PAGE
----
should only have one URL in it.  If multiple URLs are to be
   specified, multiple TXT records should be used and the client is
   responsible for choosing between them (there is no way to specify
   preference between TXT records in DNS)

2.2. Discovery via the Common Indexing Protocol [8, 9]

   Independent of what DIT is being managed, LDAP servers could export
   index information about their portion of the tree via the Common
   Indexing Protocol.  This requires some a priori discovery and set up
   of the index mesh and the inclusion of the root DN of the server's



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   portion of the tree in the exported index information.

2.3. Discovery via the Service Location Protocol

   It is also possible for a LDAP server to discover other LDAP servers
   via the Service Location Protocol (SRVLOC) through use of the
   proposed "wp" and "yp" abstract service types [10].  To advertise a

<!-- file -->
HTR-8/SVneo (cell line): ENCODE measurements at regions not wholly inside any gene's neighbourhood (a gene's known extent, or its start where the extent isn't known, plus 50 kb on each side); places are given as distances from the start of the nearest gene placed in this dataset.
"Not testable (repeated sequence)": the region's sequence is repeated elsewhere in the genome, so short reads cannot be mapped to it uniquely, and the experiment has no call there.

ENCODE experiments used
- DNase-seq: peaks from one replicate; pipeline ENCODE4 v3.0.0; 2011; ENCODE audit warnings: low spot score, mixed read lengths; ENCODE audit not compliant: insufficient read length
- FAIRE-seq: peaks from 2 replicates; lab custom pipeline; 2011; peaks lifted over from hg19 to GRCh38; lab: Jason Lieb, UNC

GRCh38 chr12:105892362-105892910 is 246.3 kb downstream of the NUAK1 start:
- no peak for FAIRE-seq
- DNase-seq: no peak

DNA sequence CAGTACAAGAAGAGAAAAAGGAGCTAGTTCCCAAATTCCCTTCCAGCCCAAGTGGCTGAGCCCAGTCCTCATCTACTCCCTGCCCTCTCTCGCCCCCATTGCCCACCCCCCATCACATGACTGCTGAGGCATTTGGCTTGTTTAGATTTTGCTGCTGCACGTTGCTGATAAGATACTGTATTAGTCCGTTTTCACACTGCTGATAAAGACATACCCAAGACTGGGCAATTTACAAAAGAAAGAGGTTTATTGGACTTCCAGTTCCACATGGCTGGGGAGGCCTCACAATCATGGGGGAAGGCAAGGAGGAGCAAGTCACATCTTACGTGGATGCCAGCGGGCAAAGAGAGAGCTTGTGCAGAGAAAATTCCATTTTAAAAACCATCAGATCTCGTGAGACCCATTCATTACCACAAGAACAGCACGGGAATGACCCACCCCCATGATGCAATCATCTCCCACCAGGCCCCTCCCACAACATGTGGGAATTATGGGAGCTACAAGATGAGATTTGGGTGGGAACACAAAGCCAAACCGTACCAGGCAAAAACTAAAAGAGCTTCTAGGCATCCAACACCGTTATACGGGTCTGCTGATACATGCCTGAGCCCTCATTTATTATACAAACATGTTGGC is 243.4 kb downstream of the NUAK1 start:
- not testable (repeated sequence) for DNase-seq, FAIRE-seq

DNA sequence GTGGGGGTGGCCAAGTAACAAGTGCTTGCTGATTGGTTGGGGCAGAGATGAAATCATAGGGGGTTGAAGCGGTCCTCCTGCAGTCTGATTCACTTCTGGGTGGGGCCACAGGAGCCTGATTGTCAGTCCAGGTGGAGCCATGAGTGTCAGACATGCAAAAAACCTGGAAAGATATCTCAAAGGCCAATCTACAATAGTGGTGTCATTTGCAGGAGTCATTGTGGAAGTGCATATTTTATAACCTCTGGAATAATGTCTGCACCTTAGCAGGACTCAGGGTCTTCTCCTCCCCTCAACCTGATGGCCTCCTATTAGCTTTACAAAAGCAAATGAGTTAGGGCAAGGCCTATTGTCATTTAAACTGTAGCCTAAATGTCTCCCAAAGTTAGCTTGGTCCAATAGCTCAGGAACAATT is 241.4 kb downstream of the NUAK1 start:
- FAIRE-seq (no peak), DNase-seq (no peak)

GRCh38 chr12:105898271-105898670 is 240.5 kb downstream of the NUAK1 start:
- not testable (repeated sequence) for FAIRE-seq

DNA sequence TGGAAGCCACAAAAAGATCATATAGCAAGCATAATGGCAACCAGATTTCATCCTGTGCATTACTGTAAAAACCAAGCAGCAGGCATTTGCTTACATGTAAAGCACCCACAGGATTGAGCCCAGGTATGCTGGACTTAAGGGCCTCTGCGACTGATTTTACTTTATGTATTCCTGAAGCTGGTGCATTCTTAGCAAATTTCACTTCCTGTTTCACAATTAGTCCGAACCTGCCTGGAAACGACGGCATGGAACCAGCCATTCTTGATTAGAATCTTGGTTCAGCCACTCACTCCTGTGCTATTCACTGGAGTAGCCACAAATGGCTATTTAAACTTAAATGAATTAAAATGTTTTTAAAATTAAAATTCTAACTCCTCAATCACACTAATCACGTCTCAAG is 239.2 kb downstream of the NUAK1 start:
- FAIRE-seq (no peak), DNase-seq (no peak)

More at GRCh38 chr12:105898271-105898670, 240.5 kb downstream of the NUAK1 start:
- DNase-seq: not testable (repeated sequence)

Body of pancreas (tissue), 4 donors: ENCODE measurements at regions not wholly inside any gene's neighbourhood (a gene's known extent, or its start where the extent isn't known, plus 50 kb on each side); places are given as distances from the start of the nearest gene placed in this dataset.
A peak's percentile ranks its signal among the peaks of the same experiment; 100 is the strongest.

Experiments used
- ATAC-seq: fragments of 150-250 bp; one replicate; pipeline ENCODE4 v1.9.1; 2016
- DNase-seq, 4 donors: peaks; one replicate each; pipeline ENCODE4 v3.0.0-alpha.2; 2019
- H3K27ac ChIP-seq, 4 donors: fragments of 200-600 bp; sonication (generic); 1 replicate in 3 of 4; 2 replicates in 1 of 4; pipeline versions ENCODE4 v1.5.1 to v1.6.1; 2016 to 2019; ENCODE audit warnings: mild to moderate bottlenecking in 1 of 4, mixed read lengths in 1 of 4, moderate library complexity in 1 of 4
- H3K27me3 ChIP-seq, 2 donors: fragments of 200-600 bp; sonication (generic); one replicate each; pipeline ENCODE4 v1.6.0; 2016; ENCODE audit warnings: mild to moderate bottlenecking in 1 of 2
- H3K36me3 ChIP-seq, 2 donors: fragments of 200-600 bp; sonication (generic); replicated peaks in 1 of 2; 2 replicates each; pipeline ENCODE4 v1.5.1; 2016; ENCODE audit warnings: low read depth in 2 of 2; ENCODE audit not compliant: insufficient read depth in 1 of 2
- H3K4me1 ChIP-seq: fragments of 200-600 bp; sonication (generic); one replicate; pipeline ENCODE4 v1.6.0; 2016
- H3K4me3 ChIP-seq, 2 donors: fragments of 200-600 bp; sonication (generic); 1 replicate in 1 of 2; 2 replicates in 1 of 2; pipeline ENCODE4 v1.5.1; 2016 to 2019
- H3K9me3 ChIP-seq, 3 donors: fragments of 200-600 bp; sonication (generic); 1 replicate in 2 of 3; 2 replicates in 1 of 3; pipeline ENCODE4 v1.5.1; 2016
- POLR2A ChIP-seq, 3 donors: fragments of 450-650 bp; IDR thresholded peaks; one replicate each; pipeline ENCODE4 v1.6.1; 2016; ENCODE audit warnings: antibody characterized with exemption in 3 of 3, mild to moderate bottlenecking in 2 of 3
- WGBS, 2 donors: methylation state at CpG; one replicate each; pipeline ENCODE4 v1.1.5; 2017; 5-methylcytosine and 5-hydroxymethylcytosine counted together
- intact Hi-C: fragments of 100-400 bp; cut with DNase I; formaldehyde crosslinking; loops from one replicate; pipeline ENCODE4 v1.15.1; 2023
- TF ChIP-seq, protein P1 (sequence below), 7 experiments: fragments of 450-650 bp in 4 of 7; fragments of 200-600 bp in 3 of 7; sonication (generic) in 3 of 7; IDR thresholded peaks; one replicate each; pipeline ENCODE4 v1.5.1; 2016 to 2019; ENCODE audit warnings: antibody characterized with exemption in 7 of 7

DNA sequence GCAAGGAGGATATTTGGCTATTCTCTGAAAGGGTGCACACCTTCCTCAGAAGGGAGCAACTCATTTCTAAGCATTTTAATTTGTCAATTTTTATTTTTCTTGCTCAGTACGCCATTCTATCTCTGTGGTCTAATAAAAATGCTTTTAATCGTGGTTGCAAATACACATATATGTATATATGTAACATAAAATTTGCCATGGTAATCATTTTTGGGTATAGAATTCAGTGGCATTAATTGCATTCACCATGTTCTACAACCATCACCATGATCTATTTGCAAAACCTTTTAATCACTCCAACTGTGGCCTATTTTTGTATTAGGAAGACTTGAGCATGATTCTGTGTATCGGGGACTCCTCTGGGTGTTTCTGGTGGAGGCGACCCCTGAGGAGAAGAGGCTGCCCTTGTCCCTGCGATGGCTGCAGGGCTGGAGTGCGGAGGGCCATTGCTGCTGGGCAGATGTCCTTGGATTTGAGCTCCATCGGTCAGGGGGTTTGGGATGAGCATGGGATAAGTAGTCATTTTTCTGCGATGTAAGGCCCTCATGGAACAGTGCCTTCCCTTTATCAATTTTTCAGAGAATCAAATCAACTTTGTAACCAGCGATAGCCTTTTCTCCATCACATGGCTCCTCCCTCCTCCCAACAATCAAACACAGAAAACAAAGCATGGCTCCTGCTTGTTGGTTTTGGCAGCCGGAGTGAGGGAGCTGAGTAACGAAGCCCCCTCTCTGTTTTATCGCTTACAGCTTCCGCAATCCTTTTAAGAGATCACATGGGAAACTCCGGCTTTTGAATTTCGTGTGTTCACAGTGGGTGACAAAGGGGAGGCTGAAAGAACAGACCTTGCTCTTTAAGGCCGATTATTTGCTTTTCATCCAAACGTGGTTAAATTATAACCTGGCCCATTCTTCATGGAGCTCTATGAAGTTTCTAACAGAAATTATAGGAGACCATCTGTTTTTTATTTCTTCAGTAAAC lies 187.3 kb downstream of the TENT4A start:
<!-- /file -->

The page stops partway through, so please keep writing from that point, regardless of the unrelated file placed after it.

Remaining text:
LDAP server, the administator would register the LDAP server under
   SRVLOC, including registering the server's DN as part of the
   attributes of the service.

   A LDAP server would then issue a request and recieve URL information
   about advertised LDAP servers and what portions of the DIT they
   serve.

3. Security Considerations

   Since this draft only summarizes available methods, it adds no
   additional security considerations to those inherent in the
   referenced documents.  Implementors are strongly recommended to read
   and follow the security considerations provided in the referenced
   documents.

4. Acknowledgments

   Many thanks to the members of the LSD working group, for their
   contributions to previous drafts. The work described in this document
   is partially supported by the National Science Foundation,
   Cooperative Agreement NCR-9218179.

5. References